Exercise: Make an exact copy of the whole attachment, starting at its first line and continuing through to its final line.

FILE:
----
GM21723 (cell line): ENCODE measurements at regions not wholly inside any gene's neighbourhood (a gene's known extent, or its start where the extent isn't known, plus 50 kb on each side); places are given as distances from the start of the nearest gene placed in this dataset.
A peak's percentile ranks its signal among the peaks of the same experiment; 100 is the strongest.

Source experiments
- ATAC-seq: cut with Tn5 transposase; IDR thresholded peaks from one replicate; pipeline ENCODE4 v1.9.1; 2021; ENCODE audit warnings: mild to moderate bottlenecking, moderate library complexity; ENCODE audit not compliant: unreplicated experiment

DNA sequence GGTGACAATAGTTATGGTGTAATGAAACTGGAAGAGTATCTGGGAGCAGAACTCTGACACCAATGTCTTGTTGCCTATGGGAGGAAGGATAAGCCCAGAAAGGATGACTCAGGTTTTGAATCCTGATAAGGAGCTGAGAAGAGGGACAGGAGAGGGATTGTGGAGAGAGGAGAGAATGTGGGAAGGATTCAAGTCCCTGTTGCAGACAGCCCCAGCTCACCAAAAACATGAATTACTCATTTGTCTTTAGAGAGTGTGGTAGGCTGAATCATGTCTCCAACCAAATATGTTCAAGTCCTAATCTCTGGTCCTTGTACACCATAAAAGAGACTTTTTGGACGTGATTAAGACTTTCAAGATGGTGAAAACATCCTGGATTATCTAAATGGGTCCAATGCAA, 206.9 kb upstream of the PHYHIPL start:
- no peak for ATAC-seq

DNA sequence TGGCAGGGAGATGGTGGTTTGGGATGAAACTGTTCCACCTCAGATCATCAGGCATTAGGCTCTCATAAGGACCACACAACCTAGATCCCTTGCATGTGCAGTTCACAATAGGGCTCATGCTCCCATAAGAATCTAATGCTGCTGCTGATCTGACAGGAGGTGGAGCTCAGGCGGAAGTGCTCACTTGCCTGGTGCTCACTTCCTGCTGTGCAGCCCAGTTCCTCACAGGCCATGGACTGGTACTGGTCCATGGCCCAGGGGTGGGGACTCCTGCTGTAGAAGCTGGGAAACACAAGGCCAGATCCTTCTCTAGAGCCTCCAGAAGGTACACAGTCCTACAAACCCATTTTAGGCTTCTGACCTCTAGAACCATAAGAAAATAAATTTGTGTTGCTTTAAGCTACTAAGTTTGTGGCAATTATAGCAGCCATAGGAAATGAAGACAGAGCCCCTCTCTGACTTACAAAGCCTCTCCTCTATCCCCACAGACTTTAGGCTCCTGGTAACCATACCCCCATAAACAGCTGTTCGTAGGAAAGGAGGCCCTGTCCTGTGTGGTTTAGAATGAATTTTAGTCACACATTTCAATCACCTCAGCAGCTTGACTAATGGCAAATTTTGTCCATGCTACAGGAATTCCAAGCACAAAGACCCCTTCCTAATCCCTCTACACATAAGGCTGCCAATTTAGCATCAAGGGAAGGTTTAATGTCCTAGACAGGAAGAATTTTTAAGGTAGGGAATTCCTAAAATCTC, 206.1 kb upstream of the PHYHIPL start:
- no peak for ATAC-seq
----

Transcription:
GM21723 (cell line): ENCODE measurements at regions not wholly inside any gene's neighbourhood (a gene's known extent, or its start where the extent isn't known, plus 50 kb on each side); places are given as distances from the start of the nearest gene placed in this dataset.
A peak's percentile ranks its signal among the peaks of the same experiment; 100 is the strongest.

Source experiments
- ATAC-seq: cut with Tn5 transposase; IDR thresholded peaks from one replicate; pipeline ENCODE4 v1.9.1; 2021; ENCODE audit warnings: mild to moderate bottlenecking, moderate library complexity; ENCODE audit not compliant: unreplicated experiment

DNA sequence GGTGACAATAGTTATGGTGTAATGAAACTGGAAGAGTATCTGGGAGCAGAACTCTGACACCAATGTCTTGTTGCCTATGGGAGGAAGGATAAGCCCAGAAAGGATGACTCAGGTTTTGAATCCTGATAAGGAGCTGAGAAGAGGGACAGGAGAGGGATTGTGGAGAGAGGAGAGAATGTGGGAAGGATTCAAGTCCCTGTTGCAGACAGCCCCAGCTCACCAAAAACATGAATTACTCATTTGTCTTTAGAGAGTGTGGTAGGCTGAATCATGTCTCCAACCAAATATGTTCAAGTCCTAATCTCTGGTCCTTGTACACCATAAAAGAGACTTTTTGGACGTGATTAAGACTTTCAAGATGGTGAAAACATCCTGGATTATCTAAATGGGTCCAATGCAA, 206.9 kb upstream of the PHYHIPL start:
- no peak for ATAC-seq

DNA sequence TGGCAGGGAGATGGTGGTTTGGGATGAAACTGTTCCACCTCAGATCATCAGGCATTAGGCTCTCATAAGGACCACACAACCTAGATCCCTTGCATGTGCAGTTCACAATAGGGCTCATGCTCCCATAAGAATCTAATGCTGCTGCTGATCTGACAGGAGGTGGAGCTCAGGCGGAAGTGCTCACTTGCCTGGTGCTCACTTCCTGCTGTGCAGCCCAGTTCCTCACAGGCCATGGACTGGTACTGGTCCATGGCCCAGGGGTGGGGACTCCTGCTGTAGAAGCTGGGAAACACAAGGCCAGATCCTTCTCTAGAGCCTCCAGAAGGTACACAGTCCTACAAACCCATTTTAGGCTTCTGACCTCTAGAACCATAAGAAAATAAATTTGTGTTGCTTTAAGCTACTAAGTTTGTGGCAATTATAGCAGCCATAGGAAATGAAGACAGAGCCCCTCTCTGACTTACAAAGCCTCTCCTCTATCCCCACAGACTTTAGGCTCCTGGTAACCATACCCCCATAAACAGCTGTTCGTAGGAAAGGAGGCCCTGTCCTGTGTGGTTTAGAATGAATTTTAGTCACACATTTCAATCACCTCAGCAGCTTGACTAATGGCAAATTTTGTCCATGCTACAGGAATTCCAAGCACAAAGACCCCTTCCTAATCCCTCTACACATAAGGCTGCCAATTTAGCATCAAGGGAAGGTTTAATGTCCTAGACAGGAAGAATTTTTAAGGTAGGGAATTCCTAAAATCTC, 206.1 kb upstream of the PHYHIPL start:
- no peak for ATAC-seq